Careful Consideration – The Opponents Continue to Burn: a PTQ Winner’s Report


To say that I’ve been frustrated with Standard recently would be a huge understatement.

Since Extended season ended the weekend after Grand Prix Houston, I’ve been durdling and burdling with various Standard decks, and just haven’t been able to get a good hold of the format. I did discover that I loathe playing Jund mirrors, and I also discovered that when I don’t play Jund, I tend to play decks that get real bad if the other guy ever casts Blightning. Jund is powerful, but Jund mirrors also often came down to who cascaded better, and how many cascade spells they drew.

Jund is obviously a tier one deck, and play what you know, right? It seems like every tournament I would play around with different ideas on Magic Online all week, but ultimately when it was tournament time, every deck registration sheet started the same:


Well, this weekend I was going to shake it up. I was working a little bit with Conley Woods on the Esper deck that he played this weekend at the SCG Open in St. Louis, and it was… a deck. It did decky things, and I was sort of winning with it, but it had its bad matchups, namely Turboland. Jund wasn’t great, but not bad. Mythic was reasonably solid, but not unloseable by any means. So this weekend when we had a 2.5k Saturday in Seattle followed by a PTQ on Sunday, my plan was to Esper it up on Saturday for testing, then play what I thought gave me the best chance to win on Sunday.

When I got to the venue Saturday, many people were asking to borrow Time Warp, Avenger of Zendikar, Khalni Garden, and [card]Explore[/card], and I was looking at my deck registration sheet with all those Esper Charms and thought it was going to be a long day. So I crumpled it up, grabbed a new deck registration sheet, and wrote:


Oh, Jund. I just can’t quit you.

Things didn’t pan out at the 2.5k, and I wanted to set myself on fire.

Then I had a moment of inspiration. What if I just set other people on fire?

Watching the World Burn

I noticed that two people made Top 8 at the Channelfireball Spring Series 5k with red decks, including Jeff Huang. Jeff’s a pretty smart guy and it’s obvious he knows what he’s doing (he and LSV stayed with me a couple of weekends ago during the Seattle SCG Open and it was clear to me he’s a sharp guy), and if he felt like it was a good choice for this environment, he probably did so for some valid reasons – plus I know that if it was bad for whatever reason, Luis would have talked Jeff out of it.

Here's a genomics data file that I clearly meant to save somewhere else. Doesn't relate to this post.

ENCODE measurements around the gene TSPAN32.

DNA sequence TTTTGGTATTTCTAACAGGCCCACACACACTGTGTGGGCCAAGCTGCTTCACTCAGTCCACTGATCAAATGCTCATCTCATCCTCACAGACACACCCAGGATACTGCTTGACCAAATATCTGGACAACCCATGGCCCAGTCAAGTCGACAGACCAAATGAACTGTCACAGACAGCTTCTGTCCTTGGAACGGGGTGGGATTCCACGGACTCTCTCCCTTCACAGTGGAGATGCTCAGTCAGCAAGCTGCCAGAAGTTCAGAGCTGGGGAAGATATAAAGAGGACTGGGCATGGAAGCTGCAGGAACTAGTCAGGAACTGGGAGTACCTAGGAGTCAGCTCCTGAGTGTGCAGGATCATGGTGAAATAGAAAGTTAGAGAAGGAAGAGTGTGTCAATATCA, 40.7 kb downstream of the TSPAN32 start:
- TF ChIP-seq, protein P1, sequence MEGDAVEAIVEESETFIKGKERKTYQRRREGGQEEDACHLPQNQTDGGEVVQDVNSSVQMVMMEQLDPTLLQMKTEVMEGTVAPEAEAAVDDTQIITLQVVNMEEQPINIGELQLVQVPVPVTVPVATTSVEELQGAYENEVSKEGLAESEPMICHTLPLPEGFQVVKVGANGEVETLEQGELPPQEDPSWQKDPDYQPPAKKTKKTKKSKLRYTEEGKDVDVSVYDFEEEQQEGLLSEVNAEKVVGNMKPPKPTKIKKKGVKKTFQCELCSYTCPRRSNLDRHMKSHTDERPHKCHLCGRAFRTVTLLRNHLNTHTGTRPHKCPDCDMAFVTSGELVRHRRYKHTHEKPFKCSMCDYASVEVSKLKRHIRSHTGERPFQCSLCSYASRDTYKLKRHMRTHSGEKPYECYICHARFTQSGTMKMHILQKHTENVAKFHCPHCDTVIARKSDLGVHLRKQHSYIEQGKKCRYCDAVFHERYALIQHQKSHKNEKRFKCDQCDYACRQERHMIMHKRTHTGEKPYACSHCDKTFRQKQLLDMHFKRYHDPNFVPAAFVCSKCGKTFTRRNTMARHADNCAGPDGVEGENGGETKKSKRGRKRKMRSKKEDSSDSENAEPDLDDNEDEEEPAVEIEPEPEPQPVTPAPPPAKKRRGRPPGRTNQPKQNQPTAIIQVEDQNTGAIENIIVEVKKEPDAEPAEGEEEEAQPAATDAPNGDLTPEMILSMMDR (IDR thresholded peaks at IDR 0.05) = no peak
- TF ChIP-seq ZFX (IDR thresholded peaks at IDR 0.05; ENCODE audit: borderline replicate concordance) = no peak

My friend Dwayne St. Arnauld also has been playing a lot of Mountains on Magic Online, and he told me that the black splash was unnecessary. He was the final piece of the puzzle to convince me to play Mountains, so very late that night after dinner (the service was abysmally slow) I pulled the winning list from the St. Louis SCG Open as a starting point, really liked the redundancy of the maindeck, and I wasn’t a big fan of the sideboard and promptly made it worse.

I didn’t get to sleep until very late, got less than six hours of sleep, and when my alarm went off, I strongly considered sleeping in and showing up for the Legacy side event instead. Against my better judgment (I really don’t enjoy Standard), I showered, threw on my favorite Channelfireball.com t-shirt, and registered my deck:

I expected a fair bit of the mirror, hence the Dragon’s Claws. I thought one Banefire would be good as a late game against Path to Exile-based control decks. Quenchable Fire was there for Naya, Jund, decks that didn’t play blue. Obsidian Fireheart was for Jund, control decks, and the mirror (as I was told the mirror was a really big attrition war), Forked Bolt was for decks with Lotus Cobra, Birds of Paradise, and other mana dorks, and Punishing Fire was in theory for Vampires, opposing Dragon’s Claws, and Kor Firewalker.

This sideboard was also terrible; it was one of the worst sideboards in any deck I’ve ever played.

So let’s recap:

– I audibled to a different deck the morning of a tournament, something that I am very well aware gives up a huge edge and vowed never to do,
– I got very little sleep,
– I had a pretty random, and generally awful sideboard… and I was trying to win a PTQ.

What could possibly go wrong?

Enter Jared Porter, my good friend and eternal optimist. He told me that he had a dream that he was going to meet me in the finals of a Standard PTQ this year, and that he was going to concede to me and send me on my way to Amsterdam. Sure, Jared.

And off we went.

I’m not going to go into the details of every match for two reasons:

1 – I didn’t take great notes. I had no plans to write a tournament report.
2 – This deck isn’t really all that interactive. That’s not to say it’s not skill-intensive; I had way more decisions to make with this deck than I did with Jund for the most part, but most of the decisions were me figuring out what my opponent could have, play around it, and maximize my damage while making the most efficient use of my mana.